This stain glass inspired mandala began with the hand in the center. The hamsa hand (Arabic) or hamesh hand (Hebrew) is a symbol of protection and a popular icon throughout the Middle East and N. Africa. The words hamsa and hamesh mean “five” and refer to the digits on the hand and is also referred to as the Hand of Fatima (Islam), Hand of Miriam (Judaism), and the Hand of Mary (Christianity). Represented here are also the four elements—tree/earth, fish/water, dove/air, and snake/fire—sacred symbols that appear throughout our religious texts. Bound together by the elements, the cycles of the moon and the seasons, the message here is that no matter what faith we choose or inherit, we are all interconnected in the web of creation. We are one. The calligraphy translates as peace—Shalom in Hebrew, Shanti in Sanskrit, Salam in Arabic.
You can purchase small posters of this painting here.
“Prayer” ©Amy Livingstone
Prayer of deep listening
In this century and in any century,
Our deepest hope, our most tender prayer,
Is that we learn to listen.
May we listen to one another in openness and mercy
May we listen to plants and animals in wonder and respect
May we listen to our hearts in love and forgiveness
May we listen to our deep spirit in quietness and awe.
And in this listening,
Which is boundless in its beauty,
May we find the wisdom to cooperate
With a healing spirit, a divine spirit,
who beckons us into peace and community and creativity.
We do not ask for a perfect world.
But we do ask for a better world.
We ask for deep listening.
Photography: Dan Kvitka
“Hope Mandala” (Soul Symbol Mandala Commission) ©Amy Livingstone
THE PEACE OF WILD THINGS
When despair for the world grows in me
and I wake in the night at the least sound
in fear of what my life and my children’s lives may be,
I go and lie down where the wood drake
rests in his beauty on the water,
and the great heron feeds.
I come into the peace of wild things
who do not tax their lives with forethought
of grief. I come into the presence of still water.
And I feel above me the day-blind stars
waiting with their light. For a time
I rest in the grace of the world, and am free.
From my November Newsletter:
Like many of you, I have been feeling despair since the results of the election. We have entered another dark period in our human history where rhetoric meant to divide us is being fueled by fear. Fear of the other and fear of our future. Our fragile planet is also now ever more threatened by new leadership that denies the science of climate change. My heartaches for our beautiful mother earth and all her creatures, including we two-leggeds.
I believe it is necessary to allow time to mourn and then we need to move towards action, and soon. Love must trump hate. For love of all beings regardless of race, religion, sexual orientation, or gender. For love of the earth and for love of country. During the recent Parliament of World Religions NW event, I spoke with Harris Zafar of the Ahmadiyya Muslim Community. I asked him: “How can we support our Muslim brothers and sisters if we have a Trump presidency?” His response was that we all need to have the courage to stand up and speak out. To overcome fear and stand together as one. And I am grateful that we are beginning to see this coming together in community to listen and to dialogue, to co-create what Martin Luther King envisioned as the Beloved Community. Love.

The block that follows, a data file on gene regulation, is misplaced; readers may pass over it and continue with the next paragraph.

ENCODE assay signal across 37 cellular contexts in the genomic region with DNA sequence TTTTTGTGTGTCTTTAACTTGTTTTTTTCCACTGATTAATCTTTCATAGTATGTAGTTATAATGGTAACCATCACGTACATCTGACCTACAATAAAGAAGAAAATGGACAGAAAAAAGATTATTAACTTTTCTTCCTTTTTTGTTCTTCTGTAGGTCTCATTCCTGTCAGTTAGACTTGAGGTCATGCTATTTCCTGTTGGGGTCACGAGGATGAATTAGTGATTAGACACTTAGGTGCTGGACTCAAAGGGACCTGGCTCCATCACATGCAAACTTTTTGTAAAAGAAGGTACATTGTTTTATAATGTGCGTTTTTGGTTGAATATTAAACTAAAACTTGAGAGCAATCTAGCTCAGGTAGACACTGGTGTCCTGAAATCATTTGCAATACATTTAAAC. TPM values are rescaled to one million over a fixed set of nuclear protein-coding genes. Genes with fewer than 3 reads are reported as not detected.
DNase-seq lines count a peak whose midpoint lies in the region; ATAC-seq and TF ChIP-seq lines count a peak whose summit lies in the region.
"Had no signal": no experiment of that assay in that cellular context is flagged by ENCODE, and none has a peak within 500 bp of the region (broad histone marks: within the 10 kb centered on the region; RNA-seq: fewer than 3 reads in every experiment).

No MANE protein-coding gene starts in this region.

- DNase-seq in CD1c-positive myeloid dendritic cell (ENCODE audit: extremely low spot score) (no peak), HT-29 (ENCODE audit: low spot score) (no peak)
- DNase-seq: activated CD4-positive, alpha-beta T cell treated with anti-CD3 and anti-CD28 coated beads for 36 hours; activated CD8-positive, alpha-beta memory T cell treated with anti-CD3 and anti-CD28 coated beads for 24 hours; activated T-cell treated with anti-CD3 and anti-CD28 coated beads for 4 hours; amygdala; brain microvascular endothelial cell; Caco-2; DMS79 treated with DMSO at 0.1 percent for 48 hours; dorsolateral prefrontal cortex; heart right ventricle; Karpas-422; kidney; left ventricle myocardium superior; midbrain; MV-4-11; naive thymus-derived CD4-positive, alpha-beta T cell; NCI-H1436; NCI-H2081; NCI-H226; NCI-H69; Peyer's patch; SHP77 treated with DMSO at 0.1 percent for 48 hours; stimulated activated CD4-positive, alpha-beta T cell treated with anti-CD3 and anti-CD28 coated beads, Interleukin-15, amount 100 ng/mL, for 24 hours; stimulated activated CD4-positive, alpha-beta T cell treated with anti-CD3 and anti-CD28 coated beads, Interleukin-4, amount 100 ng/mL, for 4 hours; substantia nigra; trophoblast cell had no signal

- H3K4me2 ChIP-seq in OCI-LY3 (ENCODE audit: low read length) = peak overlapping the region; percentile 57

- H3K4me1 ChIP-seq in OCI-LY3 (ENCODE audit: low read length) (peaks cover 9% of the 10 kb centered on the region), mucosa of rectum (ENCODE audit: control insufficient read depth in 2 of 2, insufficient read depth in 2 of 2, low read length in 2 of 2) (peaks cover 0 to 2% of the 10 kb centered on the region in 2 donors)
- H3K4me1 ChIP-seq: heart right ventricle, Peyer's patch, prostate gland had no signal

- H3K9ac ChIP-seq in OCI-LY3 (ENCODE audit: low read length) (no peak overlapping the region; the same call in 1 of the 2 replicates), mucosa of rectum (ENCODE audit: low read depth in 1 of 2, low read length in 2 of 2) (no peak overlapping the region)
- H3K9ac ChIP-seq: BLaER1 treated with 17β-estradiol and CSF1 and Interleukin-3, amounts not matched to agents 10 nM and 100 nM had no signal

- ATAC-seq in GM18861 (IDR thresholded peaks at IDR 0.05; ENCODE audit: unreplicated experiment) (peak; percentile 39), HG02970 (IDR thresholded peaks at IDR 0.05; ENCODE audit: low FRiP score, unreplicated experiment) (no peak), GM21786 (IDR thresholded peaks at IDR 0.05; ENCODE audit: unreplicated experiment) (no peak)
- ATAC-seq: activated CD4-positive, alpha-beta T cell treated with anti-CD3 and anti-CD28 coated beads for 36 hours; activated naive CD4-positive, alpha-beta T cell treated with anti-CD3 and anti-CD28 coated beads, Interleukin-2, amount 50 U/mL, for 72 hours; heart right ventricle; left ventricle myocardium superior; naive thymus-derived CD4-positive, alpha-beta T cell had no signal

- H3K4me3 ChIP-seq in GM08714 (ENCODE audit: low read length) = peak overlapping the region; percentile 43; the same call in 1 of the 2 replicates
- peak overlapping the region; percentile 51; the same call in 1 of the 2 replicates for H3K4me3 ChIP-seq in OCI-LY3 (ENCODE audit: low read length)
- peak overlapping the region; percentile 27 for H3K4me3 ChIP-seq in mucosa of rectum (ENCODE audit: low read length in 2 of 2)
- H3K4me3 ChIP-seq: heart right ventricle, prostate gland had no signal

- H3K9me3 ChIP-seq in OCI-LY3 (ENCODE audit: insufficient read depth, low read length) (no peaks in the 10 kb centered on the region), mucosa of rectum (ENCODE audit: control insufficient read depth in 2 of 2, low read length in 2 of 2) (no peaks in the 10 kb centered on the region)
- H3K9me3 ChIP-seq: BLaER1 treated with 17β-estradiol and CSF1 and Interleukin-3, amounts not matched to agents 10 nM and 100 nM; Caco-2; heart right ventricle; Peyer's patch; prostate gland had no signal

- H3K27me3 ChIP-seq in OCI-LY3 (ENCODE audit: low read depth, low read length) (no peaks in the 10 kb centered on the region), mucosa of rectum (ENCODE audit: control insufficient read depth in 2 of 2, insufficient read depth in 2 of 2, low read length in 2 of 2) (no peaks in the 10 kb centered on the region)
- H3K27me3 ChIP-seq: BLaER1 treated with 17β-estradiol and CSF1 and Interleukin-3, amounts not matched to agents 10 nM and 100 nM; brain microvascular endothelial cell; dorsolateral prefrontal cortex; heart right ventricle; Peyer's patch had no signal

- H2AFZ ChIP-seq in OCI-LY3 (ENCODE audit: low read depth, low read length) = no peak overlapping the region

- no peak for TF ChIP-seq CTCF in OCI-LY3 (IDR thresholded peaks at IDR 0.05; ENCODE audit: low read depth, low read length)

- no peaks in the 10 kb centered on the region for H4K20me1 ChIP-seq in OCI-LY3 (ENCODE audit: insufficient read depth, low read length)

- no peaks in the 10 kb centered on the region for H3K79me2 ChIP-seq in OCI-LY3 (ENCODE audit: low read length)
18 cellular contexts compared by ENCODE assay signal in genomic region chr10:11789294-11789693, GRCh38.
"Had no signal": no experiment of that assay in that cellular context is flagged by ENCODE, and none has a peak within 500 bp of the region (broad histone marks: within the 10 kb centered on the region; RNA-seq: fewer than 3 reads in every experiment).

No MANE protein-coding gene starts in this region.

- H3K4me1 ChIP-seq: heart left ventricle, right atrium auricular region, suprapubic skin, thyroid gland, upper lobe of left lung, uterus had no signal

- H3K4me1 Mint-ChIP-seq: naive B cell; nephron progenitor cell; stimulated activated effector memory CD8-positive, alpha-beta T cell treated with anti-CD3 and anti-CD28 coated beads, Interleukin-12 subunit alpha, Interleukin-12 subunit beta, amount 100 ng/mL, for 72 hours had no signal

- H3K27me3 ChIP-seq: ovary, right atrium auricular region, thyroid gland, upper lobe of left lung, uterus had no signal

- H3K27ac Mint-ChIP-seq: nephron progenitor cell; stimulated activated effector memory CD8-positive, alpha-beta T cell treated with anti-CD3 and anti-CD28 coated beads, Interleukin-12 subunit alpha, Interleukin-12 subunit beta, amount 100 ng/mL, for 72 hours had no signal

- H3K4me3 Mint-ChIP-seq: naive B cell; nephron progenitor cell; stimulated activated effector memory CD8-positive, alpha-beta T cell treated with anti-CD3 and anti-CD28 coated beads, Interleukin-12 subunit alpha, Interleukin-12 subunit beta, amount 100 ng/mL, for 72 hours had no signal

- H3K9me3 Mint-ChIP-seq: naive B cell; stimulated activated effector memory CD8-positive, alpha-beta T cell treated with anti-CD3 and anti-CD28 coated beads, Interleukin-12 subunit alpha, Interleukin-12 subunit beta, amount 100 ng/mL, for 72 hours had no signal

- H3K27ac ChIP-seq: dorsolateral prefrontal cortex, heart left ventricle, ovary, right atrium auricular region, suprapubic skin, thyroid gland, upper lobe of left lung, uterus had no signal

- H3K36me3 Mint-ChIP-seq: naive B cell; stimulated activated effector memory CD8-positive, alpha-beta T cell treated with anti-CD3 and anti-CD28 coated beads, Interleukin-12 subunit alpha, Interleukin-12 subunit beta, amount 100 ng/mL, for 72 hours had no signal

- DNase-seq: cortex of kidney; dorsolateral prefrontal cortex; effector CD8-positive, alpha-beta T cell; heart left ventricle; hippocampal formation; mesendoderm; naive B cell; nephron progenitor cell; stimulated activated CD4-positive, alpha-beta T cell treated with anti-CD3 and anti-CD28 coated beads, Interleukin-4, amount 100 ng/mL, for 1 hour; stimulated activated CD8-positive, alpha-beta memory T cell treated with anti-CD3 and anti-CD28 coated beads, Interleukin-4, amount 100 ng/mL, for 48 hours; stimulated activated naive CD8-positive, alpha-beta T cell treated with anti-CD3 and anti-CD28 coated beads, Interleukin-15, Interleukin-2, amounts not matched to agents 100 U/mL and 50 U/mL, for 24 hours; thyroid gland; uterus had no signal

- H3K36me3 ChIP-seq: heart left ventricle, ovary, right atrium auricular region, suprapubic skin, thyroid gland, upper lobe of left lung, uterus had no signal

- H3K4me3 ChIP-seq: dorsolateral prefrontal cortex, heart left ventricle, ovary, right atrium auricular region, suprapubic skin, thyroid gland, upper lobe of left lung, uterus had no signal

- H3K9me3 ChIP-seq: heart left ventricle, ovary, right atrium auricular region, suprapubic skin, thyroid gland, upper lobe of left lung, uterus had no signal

And I also believe we must continue to bring forward all our creativity in service not only to our own hearts but for our world. If you don’t already have a practice of creative expression, I encourage you to explore different mediums: drawing, coloring, collaging, painting, writing, journalling, or dancing. Art, poetry, and beauty save me daily and know the power of art to heal. Let me know what practices are supporting you during this time of change. I will continue with the mission of Sacred Art Studio in spreading the message of our interconnectedness and love for the earth and all beings–human and otherwise. I am grateful for your support and am offering 50% off my sculptures.
A blessed and happy Thanksgiving to all those here in the states.
In gratitude and love,
The completed “Reverence” that became a companion piece to “Resurrection” (below). While working on this painting, the title that kept coming to me was “Why Do We Crucify Ourselves?” but ultimately the message for me, and all my work, is around reverencing the earth. I was drawn to add the Celtic knot pattern from my ancestral Scottish homeland and symbols of the four elements from the ancient alchemists. Remembering the wisdom of the ancients. I think it is important to also remember that Jesus worshiped and preached by the sea, in the desert, and in the garden; Moses received the Ten Commandments from Yahweh atop a mountain; and the Prophet Muhammad received the holy Koran in a cave. They experienced and encountered God, the Divine, in nature. Reverencing the earth as holy isn’t in opposition to loving and worshiping one’s personal God and today there is ever more urgency for humanity to awaken to this truth and to remember our innate interconnectedness in the web of creation. This is the call coming from Standing Rock (#NoDAPL) and our indigenous brothers and sisters. Are we listening? It is time to “resurrect” indigenous and ancestral ways of knowing that connect us to the sacredness of the earth to ensure a livable planet for all beings and future generations.
From theologian Matthew Fox, founder of Creation Spirituality: “Divinity and the universe seem deeply biased in favor of the future. Both celebrate emergence. Call it: Resurrection. Call it: New Life or New Creation. Call it: Evolution or Creativity. I believe in the future and the possibilities of hope.” May it be so.
“Resurrection” 2016 ©Amy Livingstone
Holy mother earth with the seed of life nestled in the heart of the web of life. Our current paradigm is cracking open. Transformation is assured. To maintain life on earth, we need the return or “resurrection” of ancient ways of knowing associated with our indigenous ancestors and the Divine Feminine.